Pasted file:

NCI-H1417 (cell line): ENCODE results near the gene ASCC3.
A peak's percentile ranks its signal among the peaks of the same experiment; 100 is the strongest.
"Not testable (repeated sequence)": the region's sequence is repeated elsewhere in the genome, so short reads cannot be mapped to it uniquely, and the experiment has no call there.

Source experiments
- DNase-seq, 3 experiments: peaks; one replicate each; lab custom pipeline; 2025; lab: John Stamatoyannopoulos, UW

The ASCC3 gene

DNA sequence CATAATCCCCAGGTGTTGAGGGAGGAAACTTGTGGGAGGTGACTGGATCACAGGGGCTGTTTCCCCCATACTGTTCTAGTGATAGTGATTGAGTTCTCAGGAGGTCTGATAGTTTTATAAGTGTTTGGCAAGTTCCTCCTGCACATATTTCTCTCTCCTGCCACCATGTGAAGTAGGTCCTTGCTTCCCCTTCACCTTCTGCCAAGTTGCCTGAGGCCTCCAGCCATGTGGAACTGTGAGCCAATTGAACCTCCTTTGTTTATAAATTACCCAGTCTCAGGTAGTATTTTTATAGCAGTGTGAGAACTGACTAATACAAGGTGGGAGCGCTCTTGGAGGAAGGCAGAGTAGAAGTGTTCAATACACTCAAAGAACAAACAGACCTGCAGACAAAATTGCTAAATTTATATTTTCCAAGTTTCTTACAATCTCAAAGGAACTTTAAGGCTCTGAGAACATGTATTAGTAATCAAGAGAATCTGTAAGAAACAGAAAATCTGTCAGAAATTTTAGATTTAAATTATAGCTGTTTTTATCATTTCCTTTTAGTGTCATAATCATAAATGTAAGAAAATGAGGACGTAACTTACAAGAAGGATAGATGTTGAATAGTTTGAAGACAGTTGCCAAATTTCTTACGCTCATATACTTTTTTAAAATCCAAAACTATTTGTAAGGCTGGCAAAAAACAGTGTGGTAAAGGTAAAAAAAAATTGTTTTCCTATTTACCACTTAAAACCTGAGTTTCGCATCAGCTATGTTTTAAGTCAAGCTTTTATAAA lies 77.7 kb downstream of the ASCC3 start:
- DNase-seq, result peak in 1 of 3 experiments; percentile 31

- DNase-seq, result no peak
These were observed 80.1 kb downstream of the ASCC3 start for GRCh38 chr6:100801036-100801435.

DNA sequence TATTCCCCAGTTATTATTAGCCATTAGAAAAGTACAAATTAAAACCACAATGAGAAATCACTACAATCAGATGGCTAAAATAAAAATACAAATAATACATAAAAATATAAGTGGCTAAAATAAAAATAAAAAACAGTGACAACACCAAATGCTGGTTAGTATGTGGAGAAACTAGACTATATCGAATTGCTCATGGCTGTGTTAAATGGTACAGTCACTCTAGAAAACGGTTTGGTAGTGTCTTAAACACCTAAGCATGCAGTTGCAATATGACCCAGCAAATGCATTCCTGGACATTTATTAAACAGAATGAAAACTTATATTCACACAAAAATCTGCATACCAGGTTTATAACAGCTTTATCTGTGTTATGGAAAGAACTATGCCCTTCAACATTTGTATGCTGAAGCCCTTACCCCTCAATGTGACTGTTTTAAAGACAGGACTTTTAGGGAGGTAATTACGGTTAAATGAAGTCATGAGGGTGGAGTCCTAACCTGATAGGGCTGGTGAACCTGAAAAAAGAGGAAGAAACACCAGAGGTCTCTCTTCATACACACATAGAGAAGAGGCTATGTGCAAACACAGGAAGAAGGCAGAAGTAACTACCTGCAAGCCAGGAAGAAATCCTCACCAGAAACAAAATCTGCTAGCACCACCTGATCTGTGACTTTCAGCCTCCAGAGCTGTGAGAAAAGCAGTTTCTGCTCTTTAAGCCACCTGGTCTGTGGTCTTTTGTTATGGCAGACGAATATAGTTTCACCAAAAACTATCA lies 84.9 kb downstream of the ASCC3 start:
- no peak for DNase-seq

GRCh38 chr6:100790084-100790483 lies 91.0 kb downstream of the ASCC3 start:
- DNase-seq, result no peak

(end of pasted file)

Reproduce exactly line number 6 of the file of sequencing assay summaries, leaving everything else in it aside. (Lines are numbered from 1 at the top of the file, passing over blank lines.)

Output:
The ASCC3 gene